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Protests raise pressure in 'polarised' Malaysia

May 10, 2013
Malaysians of ethnic Chinese (C) and ethnic Malay (L) attend a rally in protest of Sunday's election results at a stadium in Kelana Jaya, outside Kuala Lumpur May 8, 2013. — Photo Reuters
Malaysians of ethnic Chinese (C) and ethnic Malay (L) attend a rally in protest of Sunday's election results at a stadium in Kelana Jaya, outside Kuala Lumpur May 8, 2013. — Photo Reuters

KUALA LUMPUR: A planned wave of protests over disputed Malaysian elections is the most provocative challenge to the government in years, upping pressure on a long-ruling regime already smarting from the polls.

Opposition leader Anwar Ibrahim offered a preview of the movement's potential Wednesday when he rallied a huge display of citizen power in Kuala Lumpur estimated to number up to 100,000 people.

Anwar says his opposition will push a nationwide campaign to dispute last Sunday's election in which it won a majority of the popular vote but still lost to the 56-year-old government, which he accuses of massive electoral fraud.

Any move to overturn the result looks doomed to fail, with the opposition accusing the Election Commission and courts of being in the government's pocket.

But the drive could lead to instability in the multi-ethnic country if Anwar, who has battled the Barisan Nasional (National Front) government for 15 years, can deliver promised “proof” of fraud, said pollster Ibrahim Suffian.

“If the opposition can produce meaningful evidence of fraud, the government may fall into a crisis of legitimacy,” said Ibrahim, who runs independent opinion researchers Merdeka Centre.

That would further squeeze Prime Minister Najib Razak, whose standing in the United Malays National Organisation (UMNO), the power behind Barisan, is less than clear.

Besides losing the popular vote, the coalition ceded a number of parliamentary seats, prompting speculation over whether Najib would face a leadership challenge in party elections by year-end.

In much-analysed comments after the election, influential former hardline leader Mahathir Mohamad expressed disappointment with Najib's performance.

“Of course, the people will question his capacity and his strategies,” Mahathir said, adding “the party may take action, as happened with Abdullah”.

He was referring to former premier Abdullah Badawi, who was dumped by UMNO following a weak 2008 election showing, in a party putsch spearheaded by Mahathir that brought Najib to power.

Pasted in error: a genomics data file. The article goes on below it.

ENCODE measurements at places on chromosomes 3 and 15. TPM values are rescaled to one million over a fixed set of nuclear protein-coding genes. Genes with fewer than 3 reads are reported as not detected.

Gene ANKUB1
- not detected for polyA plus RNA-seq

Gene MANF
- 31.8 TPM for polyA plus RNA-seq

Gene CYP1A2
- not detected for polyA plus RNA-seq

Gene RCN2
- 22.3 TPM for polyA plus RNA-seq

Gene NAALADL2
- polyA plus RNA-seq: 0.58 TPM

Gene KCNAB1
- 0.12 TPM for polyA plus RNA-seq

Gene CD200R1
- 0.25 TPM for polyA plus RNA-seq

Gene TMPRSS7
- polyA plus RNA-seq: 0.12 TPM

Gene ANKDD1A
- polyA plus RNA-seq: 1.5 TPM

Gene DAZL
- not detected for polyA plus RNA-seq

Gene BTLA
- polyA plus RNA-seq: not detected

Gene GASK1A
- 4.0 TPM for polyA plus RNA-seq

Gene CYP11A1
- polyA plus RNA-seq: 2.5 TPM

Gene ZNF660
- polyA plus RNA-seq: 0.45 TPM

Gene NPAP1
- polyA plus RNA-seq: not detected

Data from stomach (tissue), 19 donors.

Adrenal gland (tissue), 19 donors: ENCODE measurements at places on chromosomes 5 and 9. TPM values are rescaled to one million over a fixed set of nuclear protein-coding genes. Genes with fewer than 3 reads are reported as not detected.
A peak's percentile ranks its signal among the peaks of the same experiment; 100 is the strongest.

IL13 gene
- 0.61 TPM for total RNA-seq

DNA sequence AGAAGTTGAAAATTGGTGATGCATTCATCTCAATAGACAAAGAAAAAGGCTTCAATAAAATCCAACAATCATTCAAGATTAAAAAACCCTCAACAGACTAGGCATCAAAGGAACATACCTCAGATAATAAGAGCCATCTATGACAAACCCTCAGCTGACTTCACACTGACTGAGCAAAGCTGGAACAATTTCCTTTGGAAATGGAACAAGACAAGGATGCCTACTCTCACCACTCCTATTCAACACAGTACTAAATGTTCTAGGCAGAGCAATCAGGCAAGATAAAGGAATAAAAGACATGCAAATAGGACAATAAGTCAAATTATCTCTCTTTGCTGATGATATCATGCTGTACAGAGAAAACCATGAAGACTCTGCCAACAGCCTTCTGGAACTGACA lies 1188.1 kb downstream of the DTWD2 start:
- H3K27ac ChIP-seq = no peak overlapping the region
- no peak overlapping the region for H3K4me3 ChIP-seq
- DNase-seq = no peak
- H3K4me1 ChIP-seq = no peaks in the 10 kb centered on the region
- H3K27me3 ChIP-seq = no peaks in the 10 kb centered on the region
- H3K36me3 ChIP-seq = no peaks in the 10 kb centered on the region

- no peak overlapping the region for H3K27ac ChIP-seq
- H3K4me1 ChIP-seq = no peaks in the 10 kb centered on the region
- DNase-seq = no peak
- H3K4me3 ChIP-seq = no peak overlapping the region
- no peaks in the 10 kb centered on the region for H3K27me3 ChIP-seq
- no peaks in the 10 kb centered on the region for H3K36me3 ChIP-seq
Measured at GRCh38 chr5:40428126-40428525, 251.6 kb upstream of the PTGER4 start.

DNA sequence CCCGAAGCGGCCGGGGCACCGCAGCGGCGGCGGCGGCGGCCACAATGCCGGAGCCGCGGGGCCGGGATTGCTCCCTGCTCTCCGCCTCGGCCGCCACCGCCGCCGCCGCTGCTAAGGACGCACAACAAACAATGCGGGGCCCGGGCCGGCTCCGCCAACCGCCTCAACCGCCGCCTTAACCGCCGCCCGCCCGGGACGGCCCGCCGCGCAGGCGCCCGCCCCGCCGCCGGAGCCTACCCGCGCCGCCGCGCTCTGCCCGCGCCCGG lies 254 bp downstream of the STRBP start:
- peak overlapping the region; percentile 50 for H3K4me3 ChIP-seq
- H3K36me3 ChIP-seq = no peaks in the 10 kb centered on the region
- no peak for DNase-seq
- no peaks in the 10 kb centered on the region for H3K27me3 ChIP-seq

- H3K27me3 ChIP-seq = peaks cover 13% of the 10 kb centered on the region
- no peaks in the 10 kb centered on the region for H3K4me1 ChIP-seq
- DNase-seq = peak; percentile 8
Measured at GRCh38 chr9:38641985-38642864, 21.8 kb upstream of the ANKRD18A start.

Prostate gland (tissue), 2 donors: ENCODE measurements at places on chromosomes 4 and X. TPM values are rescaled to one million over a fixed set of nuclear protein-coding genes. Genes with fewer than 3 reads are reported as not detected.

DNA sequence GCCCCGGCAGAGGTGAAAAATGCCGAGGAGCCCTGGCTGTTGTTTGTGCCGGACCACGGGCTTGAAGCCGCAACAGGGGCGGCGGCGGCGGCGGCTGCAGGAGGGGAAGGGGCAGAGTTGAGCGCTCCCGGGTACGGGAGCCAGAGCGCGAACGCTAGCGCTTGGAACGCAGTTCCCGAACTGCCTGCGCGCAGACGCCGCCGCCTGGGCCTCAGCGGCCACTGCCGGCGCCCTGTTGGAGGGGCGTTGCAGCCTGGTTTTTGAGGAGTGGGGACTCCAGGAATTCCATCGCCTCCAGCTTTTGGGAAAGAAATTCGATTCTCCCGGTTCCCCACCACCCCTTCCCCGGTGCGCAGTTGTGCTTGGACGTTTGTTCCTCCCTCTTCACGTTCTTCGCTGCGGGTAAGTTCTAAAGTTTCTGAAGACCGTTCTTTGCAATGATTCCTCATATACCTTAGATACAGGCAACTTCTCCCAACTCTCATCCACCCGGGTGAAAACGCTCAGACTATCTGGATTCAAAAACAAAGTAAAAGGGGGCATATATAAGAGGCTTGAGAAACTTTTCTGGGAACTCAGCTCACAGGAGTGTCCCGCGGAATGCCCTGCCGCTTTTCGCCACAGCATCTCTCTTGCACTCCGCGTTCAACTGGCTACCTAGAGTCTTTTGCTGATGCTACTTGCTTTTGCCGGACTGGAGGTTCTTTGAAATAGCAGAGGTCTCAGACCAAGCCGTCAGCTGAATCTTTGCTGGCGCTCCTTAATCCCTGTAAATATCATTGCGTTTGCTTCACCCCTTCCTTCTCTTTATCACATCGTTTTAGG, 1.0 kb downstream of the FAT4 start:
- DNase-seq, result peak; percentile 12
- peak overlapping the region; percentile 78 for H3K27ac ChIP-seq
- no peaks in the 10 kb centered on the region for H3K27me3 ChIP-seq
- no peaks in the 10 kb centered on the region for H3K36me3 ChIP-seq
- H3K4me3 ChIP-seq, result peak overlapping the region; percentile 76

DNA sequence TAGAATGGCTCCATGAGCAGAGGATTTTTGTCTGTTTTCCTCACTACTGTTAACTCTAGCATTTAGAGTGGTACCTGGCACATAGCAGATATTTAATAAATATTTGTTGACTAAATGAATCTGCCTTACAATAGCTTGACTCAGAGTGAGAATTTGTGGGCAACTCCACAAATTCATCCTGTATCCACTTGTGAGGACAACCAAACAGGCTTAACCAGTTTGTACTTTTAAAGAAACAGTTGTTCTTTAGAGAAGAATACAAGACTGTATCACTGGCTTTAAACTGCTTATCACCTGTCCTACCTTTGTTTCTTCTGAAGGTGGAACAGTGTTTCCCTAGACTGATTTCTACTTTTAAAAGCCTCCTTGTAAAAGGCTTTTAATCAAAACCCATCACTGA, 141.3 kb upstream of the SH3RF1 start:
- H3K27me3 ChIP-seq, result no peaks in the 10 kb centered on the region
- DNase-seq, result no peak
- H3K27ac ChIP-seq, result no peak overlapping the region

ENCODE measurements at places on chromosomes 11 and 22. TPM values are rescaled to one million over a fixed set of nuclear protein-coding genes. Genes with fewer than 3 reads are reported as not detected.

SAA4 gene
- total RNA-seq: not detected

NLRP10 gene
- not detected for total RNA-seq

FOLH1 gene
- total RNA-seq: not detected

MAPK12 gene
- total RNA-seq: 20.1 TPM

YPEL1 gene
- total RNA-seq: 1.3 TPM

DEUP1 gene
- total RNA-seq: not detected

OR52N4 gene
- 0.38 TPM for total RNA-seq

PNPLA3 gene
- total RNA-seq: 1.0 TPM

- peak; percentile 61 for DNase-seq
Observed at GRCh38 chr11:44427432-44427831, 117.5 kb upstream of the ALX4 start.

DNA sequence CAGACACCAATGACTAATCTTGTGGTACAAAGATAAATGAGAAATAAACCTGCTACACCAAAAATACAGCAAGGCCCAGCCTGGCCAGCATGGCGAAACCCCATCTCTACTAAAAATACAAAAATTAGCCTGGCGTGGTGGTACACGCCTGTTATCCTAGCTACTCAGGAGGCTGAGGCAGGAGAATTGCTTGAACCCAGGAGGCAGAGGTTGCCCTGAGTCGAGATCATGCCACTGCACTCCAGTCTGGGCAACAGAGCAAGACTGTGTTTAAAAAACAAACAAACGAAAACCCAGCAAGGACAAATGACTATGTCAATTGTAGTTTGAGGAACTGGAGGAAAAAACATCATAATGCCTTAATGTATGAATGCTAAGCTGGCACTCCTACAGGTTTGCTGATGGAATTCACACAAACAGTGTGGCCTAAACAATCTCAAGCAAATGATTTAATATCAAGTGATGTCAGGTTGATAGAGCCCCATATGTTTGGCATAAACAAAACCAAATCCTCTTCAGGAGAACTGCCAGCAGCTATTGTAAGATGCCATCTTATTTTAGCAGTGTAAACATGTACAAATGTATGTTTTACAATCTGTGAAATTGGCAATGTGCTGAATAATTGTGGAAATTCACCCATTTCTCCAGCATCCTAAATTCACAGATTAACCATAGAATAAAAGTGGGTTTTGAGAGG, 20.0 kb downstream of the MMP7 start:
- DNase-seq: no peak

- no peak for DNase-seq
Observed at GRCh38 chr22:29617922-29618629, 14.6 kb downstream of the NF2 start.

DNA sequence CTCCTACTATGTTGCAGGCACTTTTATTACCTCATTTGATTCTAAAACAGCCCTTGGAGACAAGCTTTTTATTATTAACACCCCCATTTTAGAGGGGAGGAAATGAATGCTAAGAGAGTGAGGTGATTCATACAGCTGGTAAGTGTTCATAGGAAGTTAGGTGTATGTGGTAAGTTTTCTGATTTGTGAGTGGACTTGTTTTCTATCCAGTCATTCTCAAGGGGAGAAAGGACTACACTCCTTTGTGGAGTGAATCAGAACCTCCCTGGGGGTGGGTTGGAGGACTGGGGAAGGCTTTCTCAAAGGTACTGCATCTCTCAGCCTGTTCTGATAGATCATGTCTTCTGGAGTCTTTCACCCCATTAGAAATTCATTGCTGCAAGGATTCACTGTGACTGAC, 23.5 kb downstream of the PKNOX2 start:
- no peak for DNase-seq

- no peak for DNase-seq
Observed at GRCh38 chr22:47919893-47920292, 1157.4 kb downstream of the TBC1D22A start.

Barisan, which is dominated by ethnic Malays, has controlled parliament for decades while a small and ineffectual opposition has largely looked on.

But Barisan, accused of corruption and authoritarianism, suffered unprecedented losses in 2008 to its reform-minded rivals, prompting Najib to subsequently woo disaffected minorities in a bid to win back support.

That appears to have failed, with the nation's economically powerful Chinese, who make up 25 percent of Malaysia's 28 million people, rejecting his government in unprecedented numbers Sunday.

Najib poured fuel on the fire after the election by appearing to blame Chinese for his disappointing showing.

“We are more polarised and fragmented than ever,” political scientist Faisal Hazis said, adding that Najib faced a “dilemma” in healing the divisions.

A key factor for the polarisation is Barisan's longtime use of race politics, and in particular, advantages given to Malays in business, education and other spheres.

The policies irritate minorities and are blamed for a brain drain and curbing national competitiveness.

Najib has made limited reforms, but Faisal said only dumping the system outright was likely to win back voters including middle-class Malays who feel the policies mainly benefit a Malay elite.

“Najib has lost their trust. Only a big gesture can win them back,” Faisal said.

Analysts said Najib also may need to head off questions about his legitimacy by addressing problems in the electoral system, which had already sparked massive demonstrations in recent years.

But though Najib has called for an effort to heal the widening political and social schisms, analysts say that will be difficult as he must appease UMNO conservative forces who already have lashed out at voters who abandoned Barisan.

Such forces are more used to “retribution rather than reconciliation”, said Ibrahim. “This means reforms will have to take a back seat.”Najib, however, is believed well-placed to ride out any leadership challenge, which analysts said would only play into the opposition's hands.

“If there was an attempt to challenge Najib, it could cause the government to collapse as Anwar is ready to pounce,” said Mustafa Ishak, politics head for the National Council of Professors.

UMNO parliament member Nur Jazlan Mohamed told AFP that Najib has already briefed coalition members on plans to refocus government resources on cities, where many of the most disaffected voters are, in a bid to win back support.